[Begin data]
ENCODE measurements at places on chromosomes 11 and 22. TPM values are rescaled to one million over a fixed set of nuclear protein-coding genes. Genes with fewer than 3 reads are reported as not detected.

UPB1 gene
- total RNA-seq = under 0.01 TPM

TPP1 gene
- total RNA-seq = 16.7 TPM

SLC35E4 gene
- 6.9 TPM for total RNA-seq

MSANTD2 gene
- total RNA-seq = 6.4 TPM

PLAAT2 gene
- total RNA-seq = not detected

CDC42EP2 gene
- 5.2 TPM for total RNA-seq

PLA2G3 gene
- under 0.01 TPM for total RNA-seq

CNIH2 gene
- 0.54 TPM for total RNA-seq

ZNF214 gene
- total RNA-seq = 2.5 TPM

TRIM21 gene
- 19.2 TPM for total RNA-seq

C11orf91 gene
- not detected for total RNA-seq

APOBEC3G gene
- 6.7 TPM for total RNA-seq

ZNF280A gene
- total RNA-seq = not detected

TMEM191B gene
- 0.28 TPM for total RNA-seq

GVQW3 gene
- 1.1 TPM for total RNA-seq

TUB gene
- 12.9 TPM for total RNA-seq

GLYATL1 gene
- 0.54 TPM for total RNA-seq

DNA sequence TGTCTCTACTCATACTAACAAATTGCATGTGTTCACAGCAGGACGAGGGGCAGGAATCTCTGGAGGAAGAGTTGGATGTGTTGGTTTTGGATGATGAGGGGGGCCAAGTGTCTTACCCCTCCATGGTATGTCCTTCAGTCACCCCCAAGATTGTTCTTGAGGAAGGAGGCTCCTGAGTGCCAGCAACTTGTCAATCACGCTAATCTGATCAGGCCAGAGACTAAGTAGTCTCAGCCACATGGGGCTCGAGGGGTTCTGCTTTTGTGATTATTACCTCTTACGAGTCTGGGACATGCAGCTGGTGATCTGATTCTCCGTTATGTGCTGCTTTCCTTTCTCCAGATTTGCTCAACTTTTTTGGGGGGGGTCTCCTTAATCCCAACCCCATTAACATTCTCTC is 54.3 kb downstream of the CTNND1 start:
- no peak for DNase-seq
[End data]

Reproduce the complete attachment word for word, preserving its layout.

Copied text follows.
ENCODE measurements at places on chromosomes 11 and 22. TPM values are rescaled to one million over a fixed set of nuclear protein-coding genes. Genes with fewer than 3 reads are reported as not detected.

UPB1 gene
- total RNA-seq = under 0.01 TPM

TPP1 gene
- total RNA-seq = 16.7 TPM

SLC35E4 gene
- 6.9 TPM for total RNA-seq

MSANTD2 gene
- total RNA-seq = 6.4 TPM

PLAAT2 gene
- total RNA-seq = not detected

CDC42EP2 gene
- 5.2 TPM for total RNA-seq

PLA2G3 gene
- under 0.01 TPM for total RNA-seq

CNIH2 gene
- 0.54 TPM for total RNA-seq

ZNF214 gene
- total RNA-seq = 2.5 TPM

TRIM21 gene
- 19.2 TPM for total RNA-seq

C11orf91 gene
- not detected for total RNA-seq

APOBEC3G gene
- 6.7 TPM for total RNA-seq

ZNF280A gene
- total RNA-seq = not detected

TMEM191B gene
- 0.28 TPM for total RNA-seq

GVQW3 gene
- 1.1 TPM for total RNA-seq

TUB gene
- 12.9 TPM for total RNA-seq

GLYATL1 gene
- 0.54 TPM for total RNA-seq

DNA sequence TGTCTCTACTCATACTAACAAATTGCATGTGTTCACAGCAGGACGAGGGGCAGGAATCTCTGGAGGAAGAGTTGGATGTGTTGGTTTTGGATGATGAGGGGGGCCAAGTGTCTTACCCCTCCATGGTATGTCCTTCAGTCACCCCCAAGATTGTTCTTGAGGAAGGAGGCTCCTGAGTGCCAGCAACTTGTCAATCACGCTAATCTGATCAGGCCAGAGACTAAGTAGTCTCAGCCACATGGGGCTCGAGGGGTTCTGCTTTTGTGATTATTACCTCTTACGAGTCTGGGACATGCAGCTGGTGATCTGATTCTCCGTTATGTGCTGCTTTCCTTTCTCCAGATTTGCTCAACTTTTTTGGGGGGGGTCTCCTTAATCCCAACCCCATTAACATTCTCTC is 54.3 kb downstream of the CTNND1 start:
- no peak for DNase-seq